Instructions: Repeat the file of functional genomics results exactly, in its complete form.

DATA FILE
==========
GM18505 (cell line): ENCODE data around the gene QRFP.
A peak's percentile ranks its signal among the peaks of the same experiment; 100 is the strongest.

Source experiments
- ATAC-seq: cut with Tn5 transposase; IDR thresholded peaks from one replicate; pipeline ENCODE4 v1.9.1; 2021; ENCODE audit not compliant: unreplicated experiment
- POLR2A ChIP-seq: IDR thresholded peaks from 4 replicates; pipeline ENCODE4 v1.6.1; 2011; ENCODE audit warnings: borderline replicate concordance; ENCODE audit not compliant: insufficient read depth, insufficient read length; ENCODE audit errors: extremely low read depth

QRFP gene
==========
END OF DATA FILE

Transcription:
GM18505 (cell line): ENCODE data around the gene QRFP.
A peak's percentile ranks its signal among the peaks of the same experiment; 100 is the strongest.

Source experiments
- ATAC-seq: cut with Tn5 transposase; IDR thresholded peaks from one replicate; pipeline ENCODE4 v1.9.1; 2021; ENCODE audit not compliant: unreplicated experiment
- POLR2A ChIP-seq: IDR thresholded peaks from 4 replicates; pipeline ENCODE4 v1.6.1; 2011; ENCODE audit warnings: borderline replicate concordance; ENCODE audit not compliant: insufficient read depth, insufficient read length; ENCODE audit errors: extremely low read depth

QRFP gene